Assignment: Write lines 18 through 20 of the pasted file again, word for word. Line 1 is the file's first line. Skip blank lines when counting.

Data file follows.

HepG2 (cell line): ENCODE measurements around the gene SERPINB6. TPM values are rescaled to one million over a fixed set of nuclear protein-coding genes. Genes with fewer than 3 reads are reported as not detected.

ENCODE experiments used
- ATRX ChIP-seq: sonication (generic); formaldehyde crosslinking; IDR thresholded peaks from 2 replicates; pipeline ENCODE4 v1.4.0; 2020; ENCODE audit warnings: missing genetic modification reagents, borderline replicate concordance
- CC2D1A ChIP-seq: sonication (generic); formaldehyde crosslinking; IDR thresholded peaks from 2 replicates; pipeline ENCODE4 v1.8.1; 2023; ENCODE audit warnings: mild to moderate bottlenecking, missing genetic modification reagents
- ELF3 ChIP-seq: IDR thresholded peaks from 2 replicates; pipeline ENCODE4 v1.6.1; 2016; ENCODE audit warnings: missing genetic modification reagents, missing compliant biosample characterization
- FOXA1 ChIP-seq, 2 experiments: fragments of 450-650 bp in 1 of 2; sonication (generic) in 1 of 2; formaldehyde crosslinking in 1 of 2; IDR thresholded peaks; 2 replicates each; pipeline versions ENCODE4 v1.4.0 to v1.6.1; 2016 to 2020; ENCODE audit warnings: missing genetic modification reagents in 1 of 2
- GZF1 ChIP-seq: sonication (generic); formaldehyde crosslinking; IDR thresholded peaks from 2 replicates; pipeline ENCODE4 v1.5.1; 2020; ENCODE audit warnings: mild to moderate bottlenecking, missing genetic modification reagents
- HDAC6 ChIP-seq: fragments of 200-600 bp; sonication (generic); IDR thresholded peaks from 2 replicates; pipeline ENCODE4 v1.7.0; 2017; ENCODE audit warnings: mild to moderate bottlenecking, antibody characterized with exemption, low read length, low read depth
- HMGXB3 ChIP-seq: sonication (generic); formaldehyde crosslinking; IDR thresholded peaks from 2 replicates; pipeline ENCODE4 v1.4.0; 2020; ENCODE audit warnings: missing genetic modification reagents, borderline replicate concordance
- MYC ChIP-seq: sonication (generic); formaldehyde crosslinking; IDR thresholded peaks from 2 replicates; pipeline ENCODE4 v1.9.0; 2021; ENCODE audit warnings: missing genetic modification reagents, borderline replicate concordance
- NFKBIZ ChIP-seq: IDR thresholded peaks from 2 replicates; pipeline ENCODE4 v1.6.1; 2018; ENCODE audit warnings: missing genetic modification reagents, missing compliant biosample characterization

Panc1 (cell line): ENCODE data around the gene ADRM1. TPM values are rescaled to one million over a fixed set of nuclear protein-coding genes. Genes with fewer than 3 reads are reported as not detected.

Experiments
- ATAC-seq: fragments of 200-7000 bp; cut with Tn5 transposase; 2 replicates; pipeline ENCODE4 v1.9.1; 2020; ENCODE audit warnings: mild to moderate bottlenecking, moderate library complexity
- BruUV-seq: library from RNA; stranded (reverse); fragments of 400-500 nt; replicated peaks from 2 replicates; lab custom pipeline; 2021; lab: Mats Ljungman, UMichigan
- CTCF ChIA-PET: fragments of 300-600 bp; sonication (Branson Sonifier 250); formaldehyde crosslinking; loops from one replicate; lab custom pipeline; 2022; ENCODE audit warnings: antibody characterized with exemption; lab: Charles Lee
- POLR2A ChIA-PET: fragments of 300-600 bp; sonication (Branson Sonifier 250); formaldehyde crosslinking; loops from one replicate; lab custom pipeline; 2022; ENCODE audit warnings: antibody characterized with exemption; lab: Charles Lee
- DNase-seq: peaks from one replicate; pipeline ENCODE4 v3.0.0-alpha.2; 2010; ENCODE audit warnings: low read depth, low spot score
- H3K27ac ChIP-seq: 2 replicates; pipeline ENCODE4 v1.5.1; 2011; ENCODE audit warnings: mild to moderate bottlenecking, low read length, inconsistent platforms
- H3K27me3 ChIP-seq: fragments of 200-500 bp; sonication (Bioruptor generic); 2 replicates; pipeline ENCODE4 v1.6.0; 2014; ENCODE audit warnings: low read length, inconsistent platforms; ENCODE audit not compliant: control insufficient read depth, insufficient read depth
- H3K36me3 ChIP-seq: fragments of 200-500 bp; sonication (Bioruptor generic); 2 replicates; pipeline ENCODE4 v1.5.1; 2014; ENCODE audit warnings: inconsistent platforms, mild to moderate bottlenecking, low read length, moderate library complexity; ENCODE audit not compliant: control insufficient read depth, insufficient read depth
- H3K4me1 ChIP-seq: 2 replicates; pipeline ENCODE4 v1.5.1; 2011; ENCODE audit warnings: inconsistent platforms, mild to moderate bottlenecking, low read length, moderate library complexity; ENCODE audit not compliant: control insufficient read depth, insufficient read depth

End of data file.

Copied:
- DNase-seq: peaks from one replicate; pipeline ENCODE4 v3.0.0-alpha.2; 2010; ENCODE audit warnings: low read depth, low spot score
- H3K27ac ChIP-seq: 2 replicates; pipeline ENCODE4 v1.5.1; 2011; ENCODE audit warnings: mild to moderate bottlenecking, low read length, inconsistent platforms
- H3K27me3 ChIP-seq: fragments of 200-500 bp; sonication (Bioruptor generic); 2 replicates; pipeline ENCODE4 v1.6.0; 2014; ENCODE audit warnings: low read length, inconsistent platforms; ENCODE audit not compliant: control insufficient read depth, insufficient read depth